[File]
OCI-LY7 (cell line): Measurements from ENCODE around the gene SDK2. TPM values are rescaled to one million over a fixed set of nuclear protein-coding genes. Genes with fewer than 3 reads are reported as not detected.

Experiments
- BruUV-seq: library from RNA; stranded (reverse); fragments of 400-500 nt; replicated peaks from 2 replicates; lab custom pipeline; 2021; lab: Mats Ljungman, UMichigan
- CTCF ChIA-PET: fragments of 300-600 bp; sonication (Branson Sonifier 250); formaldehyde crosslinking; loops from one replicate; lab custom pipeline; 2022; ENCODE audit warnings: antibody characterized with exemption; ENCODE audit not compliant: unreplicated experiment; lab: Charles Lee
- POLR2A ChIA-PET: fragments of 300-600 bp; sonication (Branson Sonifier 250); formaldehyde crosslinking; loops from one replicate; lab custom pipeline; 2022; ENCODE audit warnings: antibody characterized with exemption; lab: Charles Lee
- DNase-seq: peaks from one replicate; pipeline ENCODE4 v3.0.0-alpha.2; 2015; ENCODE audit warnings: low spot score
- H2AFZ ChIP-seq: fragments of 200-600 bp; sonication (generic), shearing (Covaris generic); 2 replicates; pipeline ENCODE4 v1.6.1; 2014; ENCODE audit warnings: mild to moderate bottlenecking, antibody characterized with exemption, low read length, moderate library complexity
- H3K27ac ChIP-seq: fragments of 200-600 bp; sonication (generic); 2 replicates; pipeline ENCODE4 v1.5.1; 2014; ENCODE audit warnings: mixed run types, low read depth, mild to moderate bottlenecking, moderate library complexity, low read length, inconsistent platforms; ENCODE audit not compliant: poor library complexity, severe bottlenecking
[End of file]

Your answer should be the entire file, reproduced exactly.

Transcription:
OCI-LY7 (cell line): Measurements from ENCODE around the gene SDK2. TPM values are rescaled to one million over a fixed set of nuclear protein-coding genes. Genes with fewer than 3 reads are reported as not detected.

Experiments
- BruUV-seq: library from RNA; stranded (reverse); fragments of 400-500 nt; replicated peaks from 2 replicates; lab custom pipeline; 2021; lab: Mats Ljungman, UMichigan
- CTCF ChIA-PET: fragments of 300-600 bp; sonication (Branson Sonifier 250); formaldehyde crosslinking; loops from one replicate; lab custom pipeline; 2022; ENCODE audit warnings: antibody characterized with exemption; ENCODE audit not compliant: unreplicated experiment; lab: Charles Lee
- POLR2A ChIA-PET: fragments of 300-600 bp; sonication (Branson Sonifier 250); formaldehyde crosslinking; loops from one replicate; lab custom pipeline; 2022; ENCODE audit warnings: antibody characterized with exemption; lab: Charles Lee
- DNase-seq: peaks from one replicate; pipeline ENCODE4 v3.0.0-alpha.2; 2015; ENCODE audit warnings: low spot score
- H2AFZ ChIP-seq: fragments of 200-600 bp; sonication (generic), shearing (Covaris generic); 2 replicates; pipeline ENCODE4 v1.6.1; 2014; ENCODE audit warnings: mild to moderate bottlenecking, antibody characterized with exemption, low read length, moderate library complexity
- H3K27ac ChIP-seq: fragments of 200-600 bp; sonication (generic); 2 replicates; pipeline ENCODE4 v1.5.1; 2014; ENCODE audit warnings: mixed run types, low read depth, mild to moderate bottlenecking, moderate library complexity, low read length, inconsistent platforms; ENCODE audit not compliant: poor library complexity, severe bottlenecking